Feel like I’ve only just dipped my toe into the (holy) water when it comes to the history of Hamstall Ridware…

Daisy, Daisy

Recently, I’ve spent more time in churches than ever before in my life (with the possible exception of the Summer of 2004, when I went to so many weddings that I was able to recite 1 Corinthians 13 off by heart). When I was younger, history for me was all about the castles. Churches were boring. The only remotely interesting thing about them was that, with their crenellations, some of them looked a bit like castles. Now I know that they can tell stories just as good as any castle, but you just need to know where to look.

SAM_1851

Before even stepping inside All Saints in Kings Bromley, there are plenty of interesting tales. ‘Lady Godiva’s’ cross in the churchyard, originally dates back to the 14th century, but was restored in 1897.

SAM_1842

I was delighted but intrigued to see a reference to one of my childhood heroines here. The story I knew as a little girl was that Godiva pleaded with her husband Leofric, Earl of Mercia, to reduce the taxes he imposed on the people of Coventry. Leofric tried calling her bluff by saying he would do so, if she rode through the marketplace in the buff. Unfortunately for him, his wife not only had compassion, but also really, really long hair which according to Roger of Wendover who first recorded the story, ‘covered the whole of her body like a veil’, as she climbed onto her horse and successfully carried out her legendary protest. The connection with Kings Bromley is that Godiva and Leofric had a summer residence or hunting lodge here, where Leofric died in 1057 and may well have been involved with an earlier church which could have stood on this site.

SAM_1844

Unlike others I’ve seen recently, I’m pleased to say the church itself hasn’t been fully restored by those pesky Victorians, but has a range of architectural styles and features dating back to at least the eleventh century, but possibly even earlier than that – the HER description says that this is an Anglo-Saxon wall, and somewhere within it there is possibly even a Romano-British brick. On a buttress near to this ancient wall is a medieval scratch dial which, with the assistance of the sun, would once have helped the priest be on time for mass. On the buttress in-between the porch and the sixteenth century tower there is another carving, but unlike the scratch dial, no-one is quite sure of its significance.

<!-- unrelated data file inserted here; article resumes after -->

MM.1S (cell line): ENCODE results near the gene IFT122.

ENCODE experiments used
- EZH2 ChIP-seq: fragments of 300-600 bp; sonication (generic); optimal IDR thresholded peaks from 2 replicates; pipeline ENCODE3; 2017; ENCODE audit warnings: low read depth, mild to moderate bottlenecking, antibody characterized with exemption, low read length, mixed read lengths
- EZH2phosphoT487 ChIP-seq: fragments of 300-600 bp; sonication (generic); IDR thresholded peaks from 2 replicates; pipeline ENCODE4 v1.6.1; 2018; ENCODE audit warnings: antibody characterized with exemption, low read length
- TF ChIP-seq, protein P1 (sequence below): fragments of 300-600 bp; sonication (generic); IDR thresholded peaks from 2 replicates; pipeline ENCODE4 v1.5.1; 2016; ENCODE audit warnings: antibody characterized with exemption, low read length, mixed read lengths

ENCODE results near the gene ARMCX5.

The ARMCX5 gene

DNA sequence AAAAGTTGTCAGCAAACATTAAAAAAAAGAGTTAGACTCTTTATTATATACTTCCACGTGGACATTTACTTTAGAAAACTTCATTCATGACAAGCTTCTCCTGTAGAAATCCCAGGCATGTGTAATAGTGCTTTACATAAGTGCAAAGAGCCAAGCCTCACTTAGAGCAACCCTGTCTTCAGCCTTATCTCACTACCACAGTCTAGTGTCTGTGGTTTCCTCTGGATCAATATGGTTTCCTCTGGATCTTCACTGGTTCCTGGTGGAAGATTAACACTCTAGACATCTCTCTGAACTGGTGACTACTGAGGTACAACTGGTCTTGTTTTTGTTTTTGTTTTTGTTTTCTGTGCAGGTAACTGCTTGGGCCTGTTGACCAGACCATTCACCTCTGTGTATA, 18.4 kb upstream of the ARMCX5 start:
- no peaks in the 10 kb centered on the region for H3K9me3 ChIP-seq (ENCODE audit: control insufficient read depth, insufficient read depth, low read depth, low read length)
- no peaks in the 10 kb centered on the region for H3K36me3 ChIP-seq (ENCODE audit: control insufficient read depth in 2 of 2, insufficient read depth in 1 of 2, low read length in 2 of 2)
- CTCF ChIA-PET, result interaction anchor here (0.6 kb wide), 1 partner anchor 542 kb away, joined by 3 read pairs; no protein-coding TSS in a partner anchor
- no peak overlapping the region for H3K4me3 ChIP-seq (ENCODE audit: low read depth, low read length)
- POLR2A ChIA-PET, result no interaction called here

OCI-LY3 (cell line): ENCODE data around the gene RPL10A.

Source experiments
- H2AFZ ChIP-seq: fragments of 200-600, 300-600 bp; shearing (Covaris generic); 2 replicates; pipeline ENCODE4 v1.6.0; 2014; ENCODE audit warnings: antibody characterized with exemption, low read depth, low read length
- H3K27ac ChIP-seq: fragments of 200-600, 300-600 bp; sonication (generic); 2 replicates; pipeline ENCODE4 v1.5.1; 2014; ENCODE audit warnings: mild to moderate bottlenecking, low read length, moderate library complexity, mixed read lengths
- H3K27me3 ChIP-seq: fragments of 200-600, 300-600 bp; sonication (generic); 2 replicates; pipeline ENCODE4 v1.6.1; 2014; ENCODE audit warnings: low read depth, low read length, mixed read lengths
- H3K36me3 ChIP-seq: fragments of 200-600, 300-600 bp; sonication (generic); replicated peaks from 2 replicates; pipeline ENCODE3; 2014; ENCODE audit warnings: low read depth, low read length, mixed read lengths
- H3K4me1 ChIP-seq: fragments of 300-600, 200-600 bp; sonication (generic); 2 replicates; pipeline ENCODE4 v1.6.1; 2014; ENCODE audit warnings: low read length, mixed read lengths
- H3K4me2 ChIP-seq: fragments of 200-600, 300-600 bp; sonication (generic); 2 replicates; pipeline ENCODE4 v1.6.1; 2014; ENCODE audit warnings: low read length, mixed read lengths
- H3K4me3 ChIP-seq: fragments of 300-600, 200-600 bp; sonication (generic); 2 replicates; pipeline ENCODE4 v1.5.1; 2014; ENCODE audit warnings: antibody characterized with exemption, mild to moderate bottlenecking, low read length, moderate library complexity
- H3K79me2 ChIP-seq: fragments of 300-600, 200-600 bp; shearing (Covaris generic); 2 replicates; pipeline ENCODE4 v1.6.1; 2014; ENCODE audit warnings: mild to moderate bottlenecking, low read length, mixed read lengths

SAM_1845

The daisy wheel carving is described as a mason’s mark in the churches information sheet. Although this is the first I’ve seen, this symbol regularly crops up on old buildings, especially churches. Whilst some believe these carvings have a practical function, others believe they were carved for good luck or protection against evil spirits.

SAM_1846

On a bit of a tangent, on the subject of childhood and daisies and folklore, I did wonder about some of the little rituals surrounding these flowers that we unthinkingly carried out as kids. The name is thought to come from the old English ‘Daes Eage’ meaning ‘day’s eye’, and refers to the way the flower opens and closes with sunlight. I’ve read that wearing daisy chains was thought to protect you from being abducted by fairies (must work, I’m still here!) and that one of its folk names is ‘Measure of Love’, from the game where you pull off the petals one by one, chanting, ‘He loves me, he loves me not’. Apparently, there is another less risky version of this game in which you chant, ‘He loves me, he loves me lots’. If only someone had told me this at the time, I wouldn’t have had to cheat so much.

SAM_1858

Anyway, as it says in those half remembered lines from Corinthians, I’ve put away childish things. Well, most of them anyway….

SAM_1866

Sources

http://www.medievalgraffitisurrey.org/circles.html

All The World's a Stage

Apparently, somewhere in the graveyard of what was once the church of St James in Pipe Ridware are the remains of a medieval cross. The churchyard is overgrown and the grass is long, but it’s not so much of a wilderness that you’d miss a 1.6metre high stone shaft. Except that I did and so now I’m kicking myself and planning a return visit of course. The churchyard cross, wherever it may be, would have been a communal memorial to those who have had their exits and are buried here.  Of the individual monuments here, the inscription on this one caught my eye.

SAM_1499

In January 1805, Joseph Alldritt died and his remains were ‘interr’d’ here with his ‘feet East from the Foot of this Stone’. I know that Christians are buried with their head west and feet east, but why was it felt necessary to point this out on the gravestone? Any ideas?

SAM_1490